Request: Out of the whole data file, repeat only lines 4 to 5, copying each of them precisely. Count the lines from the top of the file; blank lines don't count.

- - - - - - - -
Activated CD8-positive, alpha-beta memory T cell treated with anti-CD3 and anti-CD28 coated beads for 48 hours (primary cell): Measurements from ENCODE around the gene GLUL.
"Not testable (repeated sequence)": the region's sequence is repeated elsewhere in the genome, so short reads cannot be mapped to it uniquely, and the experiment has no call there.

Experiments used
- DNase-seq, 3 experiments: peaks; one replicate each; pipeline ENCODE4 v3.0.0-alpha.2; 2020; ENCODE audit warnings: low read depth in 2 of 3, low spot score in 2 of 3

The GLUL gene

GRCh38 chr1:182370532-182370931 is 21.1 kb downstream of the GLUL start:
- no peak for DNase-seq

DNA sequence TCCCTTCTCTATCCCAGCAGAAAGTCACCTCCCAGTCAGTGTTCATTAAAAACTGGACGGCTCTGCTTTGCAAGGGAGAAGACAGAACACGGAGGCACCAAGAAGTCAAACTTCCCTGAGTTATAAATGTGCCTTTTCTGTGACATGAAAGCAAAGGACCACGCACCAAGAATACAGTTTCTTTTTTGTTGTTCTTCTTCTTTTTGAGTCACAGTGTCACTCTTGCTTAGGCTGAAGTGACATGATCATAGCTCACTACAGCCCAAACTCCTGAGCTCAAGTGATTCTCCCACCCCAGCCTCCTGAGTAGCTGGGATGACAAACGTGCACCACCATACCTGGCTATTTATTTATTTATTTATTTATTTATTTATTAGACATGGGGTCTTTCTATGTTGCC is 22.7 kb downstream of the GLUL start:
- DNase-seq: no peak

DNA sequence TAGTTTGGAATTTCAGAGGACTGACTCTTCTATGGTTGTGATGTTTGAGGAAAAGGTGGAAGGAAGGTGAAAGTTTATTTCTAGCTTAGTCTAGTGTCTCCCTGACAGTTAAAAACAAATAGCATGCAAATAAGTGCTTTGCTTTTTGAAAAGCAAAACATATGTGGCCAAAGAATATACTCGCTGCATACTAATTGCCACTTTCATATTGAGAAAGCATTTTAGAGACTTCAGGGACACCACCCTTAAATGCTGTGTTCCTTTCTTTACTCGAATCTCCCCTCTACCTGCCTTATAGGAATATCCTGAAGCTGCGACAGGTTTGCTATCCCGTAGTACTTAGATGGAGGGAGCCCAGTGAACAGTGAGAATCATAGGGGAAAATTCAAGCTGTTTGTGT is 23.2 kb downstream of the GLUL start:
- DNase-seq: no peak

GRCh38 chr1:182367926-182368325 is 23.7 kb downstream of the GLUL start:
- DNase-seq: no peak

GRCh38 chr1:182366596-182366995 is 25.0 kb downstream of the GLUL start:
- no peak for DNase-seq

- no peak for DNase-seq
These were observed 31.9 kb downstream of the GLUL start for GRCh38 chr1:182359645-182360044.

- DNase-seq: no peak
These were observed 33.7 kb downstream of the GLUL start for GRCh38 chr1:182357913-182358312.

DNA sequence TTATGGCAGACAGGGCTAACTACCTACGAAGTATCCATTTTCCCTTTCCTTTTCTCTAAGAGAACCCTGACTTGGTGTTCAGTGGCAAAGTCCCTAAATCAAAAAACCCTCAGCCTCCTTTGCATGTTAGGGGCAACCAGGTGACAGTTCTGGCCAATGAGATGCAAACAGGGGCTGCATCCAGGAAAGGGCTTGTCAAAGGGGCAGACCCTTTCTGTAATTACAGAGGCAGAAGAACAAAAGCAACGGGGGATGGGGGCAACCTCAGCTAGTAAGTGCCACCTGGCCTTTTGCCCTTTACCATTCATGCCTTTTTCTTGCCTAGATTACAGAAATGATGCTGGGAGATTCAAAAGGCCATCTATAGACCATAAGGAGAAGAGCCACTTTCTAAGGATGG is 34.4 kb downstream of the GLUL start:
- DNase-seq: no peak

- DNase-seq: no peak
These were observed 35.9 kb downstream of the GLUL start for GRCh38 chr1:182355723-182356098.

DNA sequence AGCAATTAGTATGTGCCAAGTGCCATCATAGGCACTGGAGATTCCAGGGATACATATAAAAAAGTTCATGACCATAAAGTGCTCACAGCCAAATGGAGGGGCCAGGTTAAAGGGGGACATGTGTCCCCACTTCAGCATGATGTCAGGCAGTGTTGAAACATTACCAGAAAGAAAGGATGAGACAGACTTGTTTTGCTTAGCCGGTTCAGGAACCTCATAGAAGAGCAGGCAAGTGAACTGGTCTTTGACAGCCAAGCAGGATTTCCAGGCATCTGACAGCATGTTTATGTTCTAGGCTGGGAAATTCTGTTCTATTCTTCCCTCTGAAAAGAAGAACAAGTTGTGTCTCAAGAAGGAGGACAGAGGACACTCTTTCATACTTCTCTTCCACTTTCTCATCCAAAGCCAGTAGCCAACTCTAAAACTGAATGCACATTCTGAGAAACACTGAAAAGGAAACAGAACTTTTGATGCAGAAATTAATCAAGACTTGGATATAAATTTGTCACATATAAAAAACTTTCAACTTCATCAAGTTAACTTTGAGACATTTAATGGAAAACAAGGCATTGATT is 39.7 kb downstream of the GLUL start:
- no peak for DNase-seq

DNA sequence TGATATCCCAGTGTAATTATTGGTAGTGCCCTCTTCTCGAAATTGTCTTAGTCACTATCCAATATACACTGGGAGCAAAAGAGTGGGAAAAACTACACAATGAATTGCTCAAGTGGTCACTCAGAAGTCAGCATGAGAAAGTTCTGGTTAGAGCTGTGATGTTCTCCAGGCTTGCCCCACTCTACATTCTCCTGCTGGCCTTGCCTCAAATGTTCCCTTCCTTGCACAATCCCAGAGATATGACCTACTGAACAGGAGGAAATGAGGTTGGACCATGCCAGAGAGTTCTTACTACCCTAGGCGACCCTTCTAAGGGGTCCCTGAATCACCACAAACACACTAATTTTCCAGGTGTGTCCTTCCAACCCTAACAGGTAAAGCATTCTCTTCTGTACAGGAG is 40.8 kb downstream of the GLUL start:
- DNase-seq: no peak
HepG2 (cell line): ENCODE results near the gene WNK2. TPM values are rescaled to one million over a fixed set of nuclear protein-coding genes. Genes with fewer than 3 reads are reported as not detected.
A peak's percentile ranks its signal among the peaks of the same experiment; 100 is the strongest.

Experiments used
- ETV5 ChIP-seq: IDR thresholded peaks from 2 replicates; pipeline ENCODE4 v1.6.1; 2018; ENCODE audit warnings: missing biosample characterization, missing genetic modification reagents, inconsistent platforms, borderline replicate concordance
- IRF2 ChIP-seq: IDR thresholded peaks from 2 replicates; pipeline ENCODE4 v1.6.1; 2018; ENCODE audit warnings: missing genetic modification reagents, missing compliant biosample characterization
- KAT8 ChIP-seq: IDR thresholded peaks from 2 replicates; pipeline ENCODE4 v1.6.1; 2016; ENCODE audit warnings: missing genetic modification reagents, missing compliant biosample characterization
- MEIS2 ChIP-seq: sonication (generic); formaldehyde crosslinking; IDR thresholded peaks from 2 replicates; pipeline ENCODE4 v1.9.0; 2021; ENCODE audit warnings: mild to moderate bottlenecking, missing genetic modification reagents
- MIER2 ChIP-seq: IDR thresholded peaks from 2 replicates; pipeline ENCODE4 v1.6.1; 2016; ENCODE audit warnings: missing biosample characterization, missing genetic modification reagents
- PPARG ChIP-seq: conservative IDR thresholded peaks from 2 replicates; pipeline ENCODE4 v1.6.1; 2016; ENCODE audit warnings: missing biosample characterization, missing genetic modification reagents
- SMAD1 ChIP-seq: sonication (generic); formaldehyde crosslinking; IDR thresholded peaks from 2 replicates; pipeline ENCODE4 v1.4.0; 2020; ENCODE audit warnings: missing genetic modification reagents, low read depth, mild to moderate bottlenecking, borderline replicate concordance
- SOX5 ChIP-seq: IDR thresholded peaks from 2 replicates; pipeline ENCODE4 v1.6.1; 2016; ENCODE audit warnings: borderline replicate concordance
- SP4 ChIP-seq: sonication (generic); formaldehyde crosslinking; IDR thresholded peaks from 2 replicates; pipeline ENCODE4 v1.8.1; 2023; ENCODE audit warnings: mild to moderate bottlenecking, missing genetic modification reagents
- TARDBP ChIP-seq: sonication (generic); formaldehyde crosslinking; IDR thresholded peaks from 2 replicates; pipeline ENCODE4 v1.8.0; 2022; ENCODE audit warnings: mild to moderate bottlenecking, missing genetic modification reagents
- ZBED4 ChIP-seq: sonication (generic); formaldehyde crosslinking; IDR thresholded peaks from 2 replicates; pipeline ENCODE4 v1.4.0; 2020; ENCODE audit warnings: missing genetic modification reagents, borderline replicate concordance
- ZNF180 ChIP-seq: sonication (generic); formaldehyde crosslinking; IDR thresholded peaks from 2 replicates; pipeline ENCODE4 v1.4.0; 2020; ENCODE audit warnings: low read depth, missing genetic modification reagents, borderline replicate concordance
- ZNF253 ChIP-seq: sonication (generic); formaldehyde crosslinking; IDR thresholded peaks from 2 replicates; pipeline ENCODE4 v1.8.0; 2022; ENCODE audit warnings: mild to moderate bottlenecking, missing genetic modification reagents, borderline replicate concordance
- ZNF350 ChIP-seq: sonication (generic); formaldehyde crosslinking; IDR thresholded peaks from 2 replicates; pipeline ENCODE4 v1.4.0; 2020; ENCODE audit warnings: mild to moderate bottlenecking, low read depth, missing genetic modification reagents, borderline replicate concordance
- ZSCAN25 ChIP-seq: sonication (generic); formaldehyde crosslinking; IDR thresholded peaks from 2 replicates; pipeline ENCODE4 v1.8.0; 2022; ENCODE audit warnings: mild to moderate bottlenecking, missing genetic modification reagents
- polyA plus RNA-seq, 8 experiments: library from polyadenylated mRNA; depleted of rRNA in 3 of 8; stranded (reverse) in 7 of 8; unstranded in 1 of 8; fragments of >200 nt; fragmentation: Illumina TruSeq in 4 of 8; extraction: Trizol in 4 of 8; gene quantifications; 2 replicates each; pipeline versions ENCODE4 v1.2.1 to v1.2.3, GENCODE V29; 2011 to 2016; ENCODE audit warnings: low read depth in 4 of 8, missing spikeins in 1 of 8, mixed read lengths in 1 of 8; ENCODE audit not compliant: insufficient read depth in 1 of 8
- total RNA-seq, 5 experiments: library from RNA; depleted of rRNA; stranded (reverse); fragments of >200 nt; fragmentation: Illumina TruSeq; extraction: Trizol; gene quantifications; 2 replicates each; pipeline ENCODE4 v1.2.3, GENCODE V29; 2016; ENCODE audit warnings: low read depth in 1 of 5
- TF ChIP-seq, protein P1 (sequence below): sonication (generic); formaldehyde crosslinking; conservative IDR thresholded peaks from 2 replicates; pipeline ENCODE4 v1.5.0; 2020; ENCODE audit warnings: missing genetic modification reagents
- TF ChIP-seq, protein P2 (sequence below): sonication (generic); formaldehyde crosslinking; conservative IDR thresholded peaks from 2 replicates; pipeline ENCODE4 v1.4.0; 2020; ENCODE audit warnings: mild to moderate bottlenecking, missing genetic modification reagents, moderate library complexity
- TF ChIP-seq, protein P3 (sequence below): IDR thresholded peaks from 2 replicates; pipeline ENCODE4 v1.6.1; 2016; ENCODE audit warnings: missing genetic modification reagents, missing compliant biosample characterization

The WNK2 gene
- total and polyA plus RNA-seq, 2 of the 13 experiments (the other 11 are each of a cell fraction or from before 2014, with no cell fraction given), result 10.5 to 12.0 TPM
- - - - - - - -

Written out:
- DNase-seq, 3 experiments: peaks; one replicate each; pipeline ENCODE4 v3.0.0-alpha.2; 2020; ENCODE audit warnings: low read depth in 2 of 3, low spot score in 2 of 3

The GLUL gene